This map shows the median date of snow-cover loss (defined as the last date with 14 consecutive days of snow cover greater than 2 centimetres in depth) computed over 18 winter seasons (1979 to 1997). In areas with permanent or semipermanent snow cover (for example, Arctic ice caps) or in areas with irregular or ephemeral snow cover (coastal British Columbia), researchers were unable to compute the median values. The end date contours follow topography more closely than start date due to the influence of elevation on total snow accumulation and air temperature. The date of snow-cover loss has important implications for wildlife (for example, bird migration and nesting), vegetation, local climate and hydrology.

Last Updated: Mar. 14, 2022
Date Published: Dec. 31, 2010
Organization: Natural Resources Canada
Formats: JP2 other ZIP
Keywords:  environment, map, snow
Federal

This dataset corresponds to daily snow cover percentage at 1km resolution grid over land areas of Canada from 2006-2010. The data are subsampled by 4km to reduce data volumes and considering the geolocation uncertainty of the input satellite imagery. The daily maps are generated by assimilation of daily cloud screened NOAA AVHRR satellite imagery and Canadian Meteorological Centre (CMC) snow depth analysis snow depth and density fields within an off-line version of the CMC daily snow depth model. The snow depth model is modified to include snowpack reflectance model and a surface radiative transfer scheme that relates vegetation and snowpack reflectance to top-of-canopy bi-directional reflectance.

Last Updated: Mar. 2, 2022
Date Published: May 19, 2015
Organization: Natural Resources Canada
Formats: ESRI REST
Keywords:  snow cover, snow areal extent, Canada, Alberta, British Columbia, Manitoba, New Brunswick, Newfoundland and Labrador, Northwest Territories
Federal

This map shows the average maximum snow depth in centimetres computed over 18 winter seasons (1979 to 1997). Over southern Canada this usually occurs in January or February, while the time of maximum accumulation occurs much later in mountain areas and in the Arctic. The main features of the map are the pronounced maximum in snow accumulation over the western Cordillera, where snow depths can exceed several metres, with a secondary maximum over Quebec and Labrador. These maxima are related to their proximity to oceans, which act as sources of moisture and winter storms, and to the orographic effect of the mountains in the case of western Canada.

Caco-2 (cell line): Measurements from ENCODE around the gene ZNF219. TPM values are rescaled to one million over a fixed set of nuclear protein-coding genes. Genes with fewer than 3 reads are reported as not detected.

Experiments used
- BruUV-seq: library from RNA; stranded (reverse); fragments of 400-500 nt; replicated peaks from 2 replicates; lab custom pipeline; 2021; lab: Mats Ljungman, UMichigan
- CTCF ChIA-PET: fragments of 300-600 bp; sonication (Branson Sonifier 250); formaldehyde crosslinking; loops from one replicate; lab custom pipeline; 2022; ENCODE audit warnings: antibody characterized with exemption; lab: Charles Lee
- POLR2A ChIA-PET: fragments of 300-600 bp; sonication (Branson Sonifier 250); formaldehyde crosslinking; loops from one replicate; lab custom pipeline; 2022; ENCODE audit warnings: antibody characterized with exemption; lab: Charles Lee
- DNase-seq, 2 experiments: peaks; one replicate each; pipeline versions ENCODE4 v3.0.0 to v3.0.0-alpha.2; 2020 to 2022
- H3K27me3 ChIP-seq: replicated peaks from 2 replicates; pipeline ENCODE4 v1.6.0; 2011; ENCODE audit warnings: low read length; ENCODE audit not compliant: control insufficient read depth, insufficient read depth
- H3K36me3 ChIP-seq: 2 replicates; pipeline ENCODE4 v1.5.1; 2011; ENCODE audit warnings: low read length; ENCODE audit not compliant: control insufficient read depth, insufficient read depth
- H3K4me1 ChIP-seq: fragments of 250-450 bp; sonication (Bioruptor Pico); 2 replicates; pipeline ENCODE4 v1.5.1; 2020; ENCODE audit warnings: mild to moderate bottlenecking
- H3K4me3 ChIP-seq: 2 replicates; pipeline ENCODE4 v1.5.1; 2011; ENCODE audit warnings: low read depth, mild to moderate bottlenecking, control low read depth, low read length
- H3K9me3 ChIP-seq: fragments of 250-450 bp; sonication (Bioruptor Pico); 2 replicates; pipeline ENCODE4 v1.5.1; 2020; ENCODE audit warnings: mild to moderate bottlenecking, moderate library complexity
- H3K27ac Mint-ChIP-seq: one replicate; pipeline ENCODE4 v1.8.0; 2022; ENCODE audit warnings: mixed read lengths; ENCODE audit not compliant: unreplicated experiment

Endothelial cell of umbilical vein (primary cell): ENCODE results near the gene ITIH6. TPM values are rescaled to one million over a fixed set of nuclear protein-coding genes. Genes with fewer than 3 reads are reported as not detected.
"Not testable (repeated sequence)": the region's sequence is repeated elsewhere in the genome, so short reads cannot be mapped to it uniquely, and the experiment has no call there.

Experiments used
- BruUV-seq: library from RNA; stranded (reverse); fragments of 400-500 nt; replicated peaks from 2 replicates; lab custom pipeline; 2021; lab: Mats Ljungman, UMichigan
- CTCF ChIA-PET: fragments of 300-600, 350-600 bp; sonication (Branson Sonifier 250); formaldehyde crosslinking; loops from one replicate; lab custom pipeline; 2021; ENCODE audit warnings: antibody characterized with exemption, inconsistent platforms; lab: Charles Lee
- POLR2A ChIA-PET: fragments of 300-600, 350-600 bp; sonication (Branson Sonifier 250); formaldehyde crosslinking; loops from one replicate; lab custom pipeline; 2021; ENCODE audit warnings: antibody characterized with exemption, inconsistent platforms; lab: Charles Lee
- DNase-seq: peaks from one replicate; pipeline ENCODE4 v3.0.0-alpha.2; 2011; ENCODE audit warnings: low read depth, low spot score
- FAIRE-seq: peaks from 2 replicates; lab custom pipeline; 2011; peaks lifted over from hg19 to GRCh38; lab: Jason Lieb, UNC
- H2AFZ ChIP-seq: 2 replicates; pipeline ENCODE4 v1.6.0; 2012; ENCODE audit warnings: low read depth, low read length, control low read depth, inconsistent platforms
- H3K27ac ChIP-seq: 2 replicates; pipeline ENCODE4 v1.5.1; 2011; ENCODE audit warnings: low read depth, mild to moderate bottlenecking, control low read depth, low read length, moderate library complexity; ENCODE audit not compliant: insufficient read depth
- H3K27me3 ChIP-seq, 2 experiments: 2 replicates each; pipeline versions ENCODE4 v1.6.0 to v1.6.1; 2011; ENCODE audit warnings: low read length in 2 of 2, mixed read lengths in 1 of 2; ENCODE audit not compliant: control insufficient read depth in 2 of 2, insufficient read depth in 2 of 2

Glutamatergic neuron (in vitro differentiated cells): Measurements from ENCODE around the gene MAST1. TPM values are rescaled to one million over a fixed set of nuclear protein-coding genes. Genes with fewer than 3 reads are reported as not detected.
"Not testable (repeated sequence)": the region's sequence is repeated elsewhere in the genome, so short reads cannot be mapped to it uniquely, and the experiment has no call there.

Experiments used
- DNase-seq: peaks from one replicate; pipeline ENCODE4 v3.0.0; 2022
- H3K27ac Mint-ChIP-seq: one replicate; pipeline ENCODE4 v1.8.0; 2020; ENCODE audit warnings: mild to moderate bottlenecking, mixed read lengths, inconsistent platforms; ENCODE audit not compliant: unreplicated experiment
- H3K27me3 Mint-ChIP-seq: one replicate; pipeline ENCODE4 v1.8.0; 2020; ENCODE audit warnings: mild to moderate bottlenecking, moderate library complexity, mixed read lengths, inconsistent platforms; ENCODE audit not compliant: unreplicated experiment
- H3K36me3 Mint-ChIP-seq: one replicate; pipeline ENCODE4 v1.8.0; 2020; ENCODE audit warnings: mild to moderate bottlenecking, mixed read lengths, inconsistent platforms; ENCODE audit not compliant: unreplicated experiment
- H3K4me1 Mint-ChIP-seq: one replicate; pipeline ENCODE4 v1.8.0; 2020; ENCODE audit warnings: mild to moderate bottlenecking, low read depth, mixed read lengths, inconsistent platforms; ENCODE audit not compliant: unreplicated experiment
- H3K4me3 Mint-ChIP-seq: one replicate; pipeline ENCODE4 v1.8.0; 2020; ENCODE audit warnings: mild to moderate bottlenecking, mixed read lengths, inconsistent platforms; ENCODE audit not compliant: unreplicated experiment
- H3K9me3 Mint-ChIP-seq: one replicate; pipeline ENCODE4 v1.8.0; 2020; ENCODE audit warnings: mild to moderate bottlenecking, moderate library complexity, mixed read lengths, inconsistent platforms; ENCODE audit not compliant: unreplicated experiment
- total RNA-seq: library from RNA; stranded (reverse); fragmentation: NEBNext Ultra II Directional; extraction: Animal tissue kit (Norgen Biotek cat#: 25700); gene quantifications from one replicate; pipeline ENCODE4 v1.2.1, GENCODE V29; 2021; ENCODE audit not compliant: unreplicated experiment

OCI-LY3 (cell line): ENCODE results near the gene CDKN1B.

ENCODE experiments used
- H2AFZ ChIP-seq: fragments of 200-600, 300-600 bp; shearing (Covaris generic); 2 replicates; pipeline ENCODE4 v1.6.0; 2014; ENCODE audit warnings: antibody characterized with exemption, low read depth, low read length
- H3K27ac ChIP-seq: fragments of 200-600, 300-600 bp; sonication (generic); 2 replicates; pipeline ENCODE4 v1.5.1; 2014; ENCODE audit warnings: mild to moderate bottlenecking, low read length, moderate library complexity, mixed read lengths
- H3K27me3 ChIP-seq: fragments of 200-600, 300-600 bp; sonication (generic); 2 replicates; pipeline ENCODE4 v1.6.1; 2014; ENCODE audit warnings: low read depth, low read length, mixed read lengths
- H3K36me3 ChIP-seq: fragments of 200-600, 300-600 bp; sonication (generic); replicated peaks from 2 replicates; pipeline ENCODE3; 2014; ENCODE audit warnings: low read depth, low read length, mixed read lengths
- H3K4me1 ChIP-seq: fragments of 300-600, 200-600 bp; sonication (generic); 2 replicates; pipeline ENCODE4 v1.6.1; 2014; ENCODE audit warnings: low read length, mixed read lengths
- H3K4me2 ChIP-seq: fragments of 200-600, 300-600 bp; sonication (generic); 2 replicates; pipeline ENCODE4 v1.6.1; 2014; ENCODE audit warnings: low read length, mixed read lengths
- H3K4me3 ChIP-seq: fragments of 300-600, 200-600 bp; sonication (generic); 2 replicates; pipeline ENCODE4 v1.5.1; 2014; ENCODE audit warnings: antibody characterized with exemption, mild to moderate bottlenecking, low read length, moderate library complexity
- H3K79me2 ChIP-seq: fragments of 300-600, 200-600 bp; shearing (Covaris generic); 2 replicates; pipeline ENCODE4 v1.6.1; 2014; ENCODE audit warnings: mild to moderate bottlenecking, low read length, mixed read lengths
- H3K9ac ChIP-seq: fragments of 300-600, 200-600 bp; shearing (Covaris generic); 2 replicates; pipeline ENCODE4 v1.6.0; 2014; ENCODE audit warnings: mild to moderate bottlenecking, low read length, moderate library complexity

Last Updated: Mar. 14, 2022
Date Published: Dec. 31, 2010
Organization: Natural Resources Canada
Formats: JP2 other ZIP
Keywords:  environment, map, snow
Federal

The map shows isolines on four different dates: 1) the day of the year when there are less than or equal to 2.5 centimetres of snow that occurs and remain absent for 7 or more days; 2) the standard deviation of the mean date of snow cover loss; 3) the day of year when greater than or equal to 2.5 centimetres of snow occur and remain for more than 7 days; and 4) the standard deviation of the mean date of snow cover formation. The beginning and end of the winter season in Canada is usually identified with the formation and disappearance of snow cover in autumn and spring respectively. The duration of snow cover varies considerably from year to year in the southern fringes of the country and adjacent to the east and west coasts. However, even in northern continental areas early and late snowfalls which leave an ephemeral snow cover are common.

Last Updated: Feb. 22, 2022
Date Published: Jan. 1, 1978
Organization: Natural Resources Canada
Formats: PDF JPG
Keywords:  climate, hydrology, precipitation, water balance
Federal

This measure is based on snow-tracking data from established snow-transects. Trends for this metric focus on wary carnivores (cougar, lynx, wolf, and wolverine) on transects within 5 km of the Townsite. Data collected include location, species presence, number of animals, hours since snow, & snow-depth.

Last Updated: May 31, 2022
Date Published: Feb. 10, 2021
Organization: Parks Canada
Formats: CSV
Keywords:  wildlife, snow tracking, wolf, cougar, lynx, wolverine, Kootenay National Park